Hope you had a great week.
We’ve had snow here in the north, including in Paris which has made the city turn into a sparkling Narnia!
In the Seven Valleys where I am, we’ve had snow too, my dogs love to play about in the white powder that’s dusted the hills and paths. I’ve had to keep a close eye on them on my walks as the rabbits, hares and pheasants that are prolific in the countryside are much easier to see against a white background and Ella Fitzgerald, my Spaniel/Alsatian loves to chase them. I’d hate her to catch one.
Jean-Claude, my neighbour, doesn’t enjoy the snow at all. On Wednesday morning I could hear him huffing and puffing in the road outside my gate before I even opened it. He usually drives up to his mother-in-law’s house at the top of our hill from his house at the bottom, in his little white van. He’s not exactly keen on exercise of any sort. He does the very short trip several times a day, checking on Marie-Claude first thing in the morning, stopping in for coffee and pain perdu every couple of hours, and despite being nearly 90 years old, she cooks him lunch every day.
“Zut alors” I said to Jean-Claude as I opened the gate “isn’t it cold”. Jean-Claude frowned at me because no-one really says “Zut alors” in France. “Merde” he corrected me “isn’t it cold” …
“Look at that idiot Thierry up the top of the hill, he has decided today of all days is a good day to deliver wood to someone and now he has got his tractor stuck”, he rolled his eyes. I could hear someone revving a motor loudly and yes, there was Thierry, several tons of wood on a trailer on the back of his tractor. He had slithered out of the entrance to his farm but skidded on the icy road and was now stuck.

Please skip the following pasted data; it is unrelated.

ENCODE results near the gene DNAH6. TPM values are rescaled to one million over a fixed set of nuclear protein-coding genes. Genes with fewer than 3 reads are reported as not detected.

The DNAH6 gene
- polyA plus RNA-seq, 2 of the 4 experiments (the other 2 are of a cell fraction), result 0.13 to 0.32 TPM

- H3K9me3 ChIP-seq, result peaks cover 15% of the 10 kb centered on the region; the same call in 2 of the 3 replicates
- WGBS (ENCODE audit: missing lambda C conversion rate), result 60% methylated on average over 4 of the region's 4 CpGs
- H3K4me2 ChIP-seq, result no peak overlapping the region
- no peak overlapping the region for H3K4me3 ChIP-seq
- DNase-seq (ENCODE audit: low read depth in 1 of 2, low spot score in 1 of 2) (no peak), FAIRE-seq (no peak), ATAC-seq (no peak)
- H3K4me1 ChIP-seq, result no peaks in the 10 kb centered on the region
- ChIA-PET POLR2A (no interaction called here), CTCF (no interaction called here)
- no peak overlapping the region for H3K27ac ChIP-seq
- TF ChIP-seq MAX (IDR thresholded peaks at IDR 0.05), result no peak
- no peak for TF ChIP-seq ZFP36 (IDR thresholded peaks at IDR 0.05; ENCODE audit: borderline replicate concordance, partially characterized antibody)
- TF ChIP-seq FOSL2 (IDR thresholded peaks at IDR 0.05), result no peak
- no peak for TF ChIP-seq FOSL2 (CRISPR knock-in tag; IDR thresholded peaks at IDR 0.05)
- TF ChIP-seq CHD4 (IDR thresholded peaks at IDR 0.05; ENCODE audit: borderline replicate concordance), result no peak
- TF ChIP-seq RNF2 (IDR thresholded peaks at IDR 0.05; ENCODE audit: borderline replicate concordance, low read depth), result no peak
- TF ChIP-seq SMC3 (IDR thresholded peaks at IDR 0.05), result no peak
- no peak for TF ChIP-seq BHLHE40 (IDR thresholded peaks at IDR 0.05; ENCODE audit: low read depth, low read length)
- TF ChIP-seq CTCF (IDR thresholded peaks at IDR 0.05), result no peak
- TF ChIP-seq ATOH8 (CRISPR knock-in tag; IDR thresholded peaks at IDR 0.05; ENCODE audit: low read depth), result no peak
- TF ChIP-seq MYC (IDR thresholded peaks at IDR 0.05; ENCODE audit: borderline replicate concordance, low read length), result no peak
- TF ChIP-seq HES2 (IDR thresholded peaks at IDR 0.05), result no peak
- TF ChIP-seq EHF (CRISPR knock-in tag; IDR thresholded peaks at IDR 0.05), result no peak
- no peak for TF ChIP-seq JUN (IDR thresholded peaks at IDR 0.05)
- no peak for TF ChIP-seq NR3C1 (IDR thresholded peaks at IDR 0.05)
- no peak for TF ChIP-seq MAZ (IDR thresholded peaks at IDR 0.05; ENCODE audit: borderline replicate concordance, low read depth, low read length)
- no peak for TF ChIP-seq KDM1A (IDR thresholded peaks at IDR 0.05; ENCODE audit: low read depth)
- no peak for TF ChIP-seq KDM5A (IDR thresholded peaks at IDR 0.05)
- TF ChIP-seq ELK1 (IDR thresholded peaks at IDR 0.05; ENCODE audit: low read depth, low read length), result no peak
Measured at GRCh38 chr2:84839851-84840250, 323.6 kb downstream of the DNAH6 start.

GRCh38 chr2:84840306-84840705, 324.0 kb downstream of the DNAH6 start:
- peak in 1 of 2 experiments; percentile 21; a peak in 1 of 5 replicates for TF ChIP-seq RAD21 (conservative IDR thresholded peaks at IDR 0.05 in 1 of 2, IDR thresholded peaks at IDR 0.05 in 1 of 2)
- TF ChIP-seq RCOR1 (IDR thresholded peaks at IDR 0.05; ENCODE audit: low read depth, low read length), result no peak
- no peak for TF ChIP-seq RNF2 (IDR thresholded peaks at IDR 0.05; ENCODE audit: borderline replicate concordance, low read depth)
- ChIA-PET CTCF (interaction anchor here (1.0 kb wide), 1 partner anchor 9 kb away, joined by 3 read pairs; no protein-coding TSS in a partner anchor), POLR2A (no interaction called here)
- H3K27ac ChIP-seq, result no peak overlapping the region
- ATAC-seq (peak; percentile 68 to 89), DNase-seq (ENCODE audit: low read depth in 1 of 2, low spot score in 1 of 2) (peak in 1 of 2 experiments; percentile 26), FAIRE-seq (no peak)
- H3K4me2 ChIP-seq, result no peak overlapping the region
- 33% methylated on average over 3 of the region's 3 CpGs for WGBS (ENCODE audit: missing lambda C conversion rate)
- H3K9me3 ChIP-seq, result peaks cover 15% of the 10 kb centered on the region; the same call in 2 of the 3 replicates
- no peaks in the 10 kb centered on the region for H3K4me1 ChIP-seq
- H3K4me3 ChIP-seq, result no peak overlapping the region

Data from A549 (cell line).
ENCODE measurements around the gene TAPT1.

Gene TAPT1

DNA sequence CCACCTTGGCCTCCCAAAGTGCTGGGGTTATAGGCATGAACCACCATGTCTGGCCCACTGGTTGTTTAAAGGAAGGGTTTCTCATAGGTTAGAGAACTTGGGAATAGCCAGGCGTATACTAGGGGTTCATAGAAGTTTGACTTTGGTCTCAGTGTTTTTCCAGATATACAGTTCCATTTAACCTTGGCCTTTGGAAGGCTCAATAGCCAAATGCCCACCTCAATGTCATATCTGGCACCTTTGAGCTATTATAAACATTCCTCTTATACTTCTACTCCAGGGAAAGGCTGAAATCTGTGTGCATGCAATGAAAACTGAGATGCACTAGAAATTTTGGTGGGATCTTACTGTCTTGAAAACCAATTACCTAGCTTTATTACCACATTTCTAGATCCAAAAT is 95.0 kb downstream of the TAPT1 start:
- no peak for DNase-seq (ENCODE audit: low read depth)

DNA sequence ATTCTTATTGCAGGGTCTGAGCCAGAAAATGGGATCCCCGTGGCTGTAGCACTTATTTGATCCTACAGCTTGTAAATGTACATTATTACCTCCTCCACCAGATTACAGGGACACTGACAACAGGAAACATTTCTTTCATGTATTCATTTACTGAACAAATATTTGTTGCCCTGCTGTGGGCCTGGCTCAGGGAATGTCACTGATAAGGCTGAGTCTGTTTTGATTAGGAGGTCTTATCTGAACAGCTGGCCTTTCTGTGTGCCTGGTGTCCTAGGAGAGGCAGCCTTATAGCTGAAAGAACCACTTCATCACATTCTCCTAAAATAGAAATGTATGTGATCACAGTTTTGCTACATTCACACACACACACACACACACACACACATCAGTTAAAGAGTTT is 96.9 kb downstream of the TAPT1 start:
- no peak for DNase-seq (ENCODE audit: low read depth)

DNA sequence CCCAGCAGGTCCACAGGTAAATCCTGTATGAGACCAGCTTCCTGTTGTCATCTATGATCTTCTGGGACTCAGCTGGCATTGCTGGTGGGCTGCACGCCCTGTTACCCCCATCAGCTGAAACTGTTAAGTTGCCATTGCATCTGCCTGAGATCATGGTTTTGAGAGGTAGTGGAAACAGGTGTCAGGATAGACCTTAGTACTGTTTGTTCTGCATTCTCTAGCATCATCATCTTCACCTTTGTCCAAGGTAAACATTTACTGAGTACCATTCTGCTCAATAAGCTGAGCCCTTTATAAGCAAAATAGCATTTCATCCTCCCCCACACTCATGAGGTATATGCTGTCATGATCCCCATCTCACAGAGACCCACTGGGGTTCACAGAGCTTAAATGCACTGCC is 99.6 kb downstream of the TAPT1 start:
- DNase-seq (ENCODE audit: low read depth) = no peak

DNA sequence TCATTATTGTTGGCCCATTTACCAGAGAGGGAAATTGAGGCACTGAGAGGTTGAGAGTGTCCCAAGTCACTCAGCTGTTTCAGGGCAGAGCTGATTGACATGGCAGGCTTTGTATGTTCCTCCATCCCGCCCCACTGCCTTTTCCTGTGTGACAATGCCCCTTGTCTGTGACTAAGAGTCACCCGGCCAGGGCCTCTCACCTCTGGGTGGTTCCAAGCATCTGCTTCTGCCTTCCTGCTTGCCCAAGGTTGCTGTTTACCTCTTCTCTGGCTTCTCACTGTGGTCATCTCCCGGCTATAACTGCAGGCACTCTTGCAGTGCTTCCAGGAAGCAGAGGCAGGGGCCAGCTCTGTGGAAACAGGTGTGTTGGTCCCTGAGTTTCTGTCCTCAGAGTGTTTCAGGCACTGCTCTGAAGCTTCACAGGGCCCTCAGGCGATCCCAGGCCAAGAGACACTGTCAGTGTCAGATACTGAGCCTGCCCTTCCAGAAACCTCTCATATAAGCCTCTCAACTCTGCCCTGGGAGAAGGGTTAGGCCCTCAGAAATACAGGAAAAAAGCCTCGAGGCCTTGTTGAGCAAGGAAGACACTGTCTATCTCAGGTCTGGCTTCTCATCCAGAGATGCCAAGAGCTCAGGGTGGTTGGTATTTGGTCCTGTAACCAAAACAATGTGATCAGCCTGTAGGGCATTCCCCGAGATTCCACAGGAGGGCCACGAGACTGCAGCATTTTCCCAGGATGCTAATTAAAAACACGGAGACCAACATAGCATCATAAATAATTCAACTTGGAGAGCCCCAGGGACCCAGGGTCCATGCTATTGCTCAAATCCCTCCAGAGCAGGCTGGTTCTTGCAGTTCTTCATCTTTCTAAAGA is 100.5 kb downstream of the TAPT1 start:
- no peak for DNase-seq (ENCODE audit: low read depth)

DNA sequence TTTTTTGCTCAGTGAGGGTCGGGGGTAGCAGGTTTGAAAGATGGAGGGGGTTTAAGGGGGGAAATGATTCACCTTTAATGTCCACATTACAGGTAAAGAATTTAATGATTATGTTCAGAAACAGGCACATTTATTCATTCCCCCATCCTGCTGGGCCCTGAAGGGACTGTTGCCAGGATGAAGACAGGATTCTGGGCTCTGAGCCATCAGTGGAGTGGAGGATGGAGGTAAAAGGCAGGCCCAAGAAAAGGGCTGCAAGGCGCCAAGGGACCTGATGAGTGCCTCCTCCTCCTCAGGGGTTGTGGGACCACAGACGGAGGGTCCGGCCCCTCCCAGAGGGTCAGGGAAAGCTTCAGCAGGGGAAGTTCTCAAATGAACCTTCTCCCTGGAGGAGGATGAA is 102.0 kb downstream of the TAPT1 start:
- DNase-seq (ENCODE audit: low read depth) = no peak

“I suppose I shall have to go and sort it out” said Jean-Claude and he stomped up the road muttering under his breath. Reaching the hapless Thierry he shouted instructions “back, forward, back, forward, back, forward, turn, back, forward, back, forward…” the tractor went hither and thither, Thierry’s face began turning puce coloured. Eventually the tractor was freed of the gate and Thierry went trundling past me, refusing to look in my direction. Jean-Claude watched, gave a gallic shrug and turned into Marie-Claude’s gate for his morning coffee, his days’ work done.
Bisous from France,
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